Lost Lakes of the Empire State Building

[Image: Sunfish Pond].

Something I’ve meant to post about for awhile—and that isn’t news at all—is the fact that there is a lost lake in the basement of the Empire State Building. Or a pond, more accurately speaking.

After following a series of links leading off from Steve Duncan’s ongoing exploration of New York’s “lost streams, kills, rivers, brooks, ponds, lakes, burns, brakes, and springs,” I found the fascinating story of Sunfish Pond, a “lovely little body of water” at the corner of what is now 31st Street and Fourth Avenue. “The pond was fed both by springs and by a brook which also carried its overflow down to the East River at Kip’s Bay.”

Interestingly, although the pond proper would miss the foundations of the Empire State Building, its feeder streams nonetheless pose a flood risk to the building: the now-buried waterway “leading from Sunfish Pond still floods the deep basement of the Empire State Building today.”

To a certain extent, this reminds me of a line from the recent book Alphaville: “Heat lightning cackles above the Brooklyn skyline and her message is clear: ‘You may have it paved over, but it’s still a swamp.'” That is, the city can’t escape its hydrology.

But perhaps this makes the Empire State Building as good a place as any for us to test out the possibility of fishing in the basements of Manhattan: break in, air-hammer some holes through the concrete, bust out fishing rods, and spend the night hauling inexplicable marine life out of the deep and gurgling darkness below.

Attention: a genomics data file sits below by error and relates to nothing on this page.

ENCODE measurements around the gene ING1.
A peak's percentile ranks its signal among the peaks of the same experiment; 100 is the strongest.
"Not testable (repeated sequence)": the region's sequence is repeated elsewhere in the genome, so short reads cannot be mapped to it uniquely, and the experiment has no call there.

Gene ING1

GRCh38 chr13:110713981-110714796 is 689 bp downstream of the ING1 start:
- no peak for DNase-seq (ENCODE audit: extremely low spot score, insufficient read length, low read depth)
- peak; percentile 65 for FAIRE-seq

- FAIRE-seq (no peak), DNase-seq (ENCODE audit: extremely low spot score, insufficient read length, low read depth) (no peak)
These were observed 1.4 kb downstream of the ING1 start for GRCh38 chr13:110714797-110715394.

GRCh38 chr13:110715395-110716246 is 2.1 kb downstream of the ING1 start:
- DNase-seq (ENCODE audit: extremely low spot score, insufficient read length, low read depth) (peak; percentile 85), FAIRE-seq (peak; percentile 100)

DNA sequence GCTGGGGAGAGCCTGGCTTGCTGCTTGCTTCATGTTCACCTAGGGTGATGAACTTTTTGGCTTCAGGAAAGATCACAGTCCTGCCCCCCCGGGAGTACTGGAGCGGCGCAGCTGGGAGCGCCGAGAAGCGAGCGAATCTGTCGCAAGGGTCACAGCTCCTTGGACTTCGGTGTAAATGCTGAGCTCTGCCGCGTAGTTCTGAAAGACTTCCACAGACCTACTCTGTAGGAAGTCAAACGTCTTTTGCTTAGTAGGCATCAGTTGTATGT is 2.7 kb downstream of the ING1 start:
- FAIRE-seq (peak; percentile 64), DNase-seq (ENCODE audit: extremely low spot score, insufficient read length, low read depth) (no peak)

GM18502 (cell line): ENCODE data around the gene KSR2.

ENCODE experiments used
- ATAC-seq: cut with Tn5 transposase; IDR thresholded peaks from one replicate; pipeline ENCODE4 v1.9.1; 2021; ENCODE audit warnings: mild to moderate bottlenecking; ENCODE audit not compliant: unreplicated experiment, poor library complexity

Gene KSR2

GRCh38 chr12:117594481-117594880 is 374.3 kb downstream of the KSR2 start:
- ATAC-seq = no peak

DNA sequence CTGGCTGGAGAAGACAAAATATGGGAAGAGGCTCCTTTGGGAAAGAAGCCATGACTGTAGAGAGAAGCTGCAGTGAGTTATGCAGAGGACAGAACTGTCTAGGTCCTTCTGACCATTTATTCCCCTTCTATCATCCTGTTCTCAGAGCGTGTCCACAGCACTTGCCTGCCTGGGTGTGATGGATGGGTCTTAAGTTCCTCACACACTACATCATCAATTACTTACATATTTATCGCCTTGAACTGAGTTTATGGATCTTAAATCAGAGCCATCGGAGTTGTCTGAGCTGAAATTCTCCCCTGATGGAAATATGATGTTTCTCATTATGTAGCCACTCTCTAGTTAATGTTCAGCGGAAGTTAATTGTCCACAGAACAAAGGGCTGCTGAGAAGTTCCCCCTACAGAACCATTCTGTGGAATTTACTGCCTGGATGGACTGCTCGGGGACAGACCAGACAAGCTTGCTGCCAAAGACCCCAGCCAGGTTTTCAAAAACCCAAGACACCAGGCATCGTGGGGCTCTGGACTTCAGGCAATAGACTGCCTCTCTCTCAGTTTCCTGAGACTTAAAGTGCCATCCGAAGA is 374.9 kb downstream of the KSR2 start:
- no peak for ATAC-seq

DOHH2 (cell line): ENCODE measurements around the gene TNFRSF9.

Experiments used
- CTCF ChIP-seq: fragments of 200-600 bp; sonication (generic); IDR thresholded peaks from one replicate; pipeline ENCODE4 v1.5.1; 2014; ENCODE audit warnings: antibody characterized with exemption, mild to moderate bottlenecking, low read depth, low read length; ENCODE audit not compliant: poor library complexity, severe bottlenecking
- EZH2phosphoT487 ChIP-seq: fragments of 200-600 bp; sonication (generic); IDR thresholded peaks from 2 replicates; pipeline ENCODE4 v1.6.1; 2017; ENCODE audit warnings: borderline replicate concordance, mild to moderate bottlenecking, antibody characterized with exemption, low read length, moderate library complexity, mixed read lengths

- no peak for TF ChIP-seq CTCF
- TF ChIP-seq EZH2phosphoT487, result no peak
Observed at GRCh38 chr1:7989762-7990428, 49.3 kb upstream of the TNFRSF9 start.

5 thoughts on “Lost Lakes of the Empire State Building”

  1. I heard that Peter Stuyvesant's canal is still leaking into the Canal Street subway stations.

  2. nice post, but you might be off by a few blocks. what is on that map labeled "fourth avenue" is today called park avenue. the ESB is west of fifth.

  3. Your notion of fishing in the basements reminds me of the Basilica Cisterns in Istanbul. Built after 532, it was rediscovered in the 16th century after Petrus Gyllius was curious about people getting water and fishing through holes in their basement.

  4. THAT'S NOT WHERE THE EMPIRE STATE BUILDING IS! That's where the Lexington Plaza is. Empire State Building is 5th and 33-34 St.

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